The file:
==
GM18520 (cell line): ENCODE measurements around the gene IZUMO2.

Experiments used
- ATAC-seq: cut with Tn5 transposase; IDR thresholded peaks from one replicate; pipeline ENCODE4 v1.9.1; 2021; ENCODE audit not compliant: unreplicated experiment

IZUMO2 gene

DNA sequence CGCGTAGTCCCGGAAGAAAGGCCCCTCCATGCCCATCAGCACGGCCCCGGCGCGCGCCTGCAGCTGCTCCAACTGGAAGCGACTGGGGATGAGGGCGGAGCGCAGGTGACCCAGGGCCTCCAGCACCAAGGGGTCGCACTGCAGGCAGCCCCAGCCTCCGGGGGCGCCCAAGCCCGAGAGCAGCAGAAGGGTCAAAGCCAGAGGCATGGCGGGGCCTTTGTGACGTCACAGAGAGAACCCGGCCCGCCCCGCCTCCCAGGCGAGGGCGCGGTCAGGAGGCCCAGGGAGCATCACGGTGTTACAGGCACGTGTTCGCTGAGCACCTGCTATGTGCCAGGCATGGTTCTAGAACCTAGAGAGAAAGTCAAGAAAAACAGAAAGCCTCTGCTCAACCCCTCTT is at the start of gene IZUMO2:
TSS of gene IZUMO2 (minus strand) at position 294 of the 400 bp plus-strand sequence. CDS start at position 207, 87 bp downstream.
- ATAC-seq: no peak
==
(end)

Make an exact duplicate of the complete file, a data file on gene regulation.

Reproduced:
GM18520 (cell line): ENCODE measurements around the gene IZUMO2.

Experiments used
- ATAC-seq: cut with Tn5 transposase; IDR thresholded peaks from one replicate; pipeline ENCODE4 v1.9.1; 2021; ENCODE audit not compliant: unreplicated experiment

IZUMO2 gene

DNA sequence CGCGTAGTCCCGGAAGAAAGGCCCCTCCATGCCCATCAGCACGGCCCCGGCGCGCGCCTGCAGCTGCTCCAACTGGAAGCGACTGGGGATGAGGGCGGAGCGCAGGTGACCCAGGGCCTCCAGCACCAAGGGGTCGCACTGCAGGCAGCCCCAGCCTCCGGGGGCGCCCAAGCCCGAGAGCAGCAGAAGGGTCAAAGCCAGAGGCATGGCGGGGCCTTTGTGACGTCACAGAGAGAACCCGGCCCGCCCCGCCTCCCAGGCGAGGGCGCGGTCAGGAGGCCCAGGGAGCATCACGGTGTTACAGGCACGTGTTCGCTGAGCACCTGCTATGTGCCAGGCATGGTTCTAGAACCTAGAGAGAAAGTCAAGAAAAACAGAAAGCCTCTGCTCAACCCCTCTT is at the start of gene IZUMO2:
TSS of gene IZUMO2 (minus strand) at position 294 of the 400 bp plus-strand sequence. CDS start at position 207, 87 bp downstream.
- ATAC-seq: no peak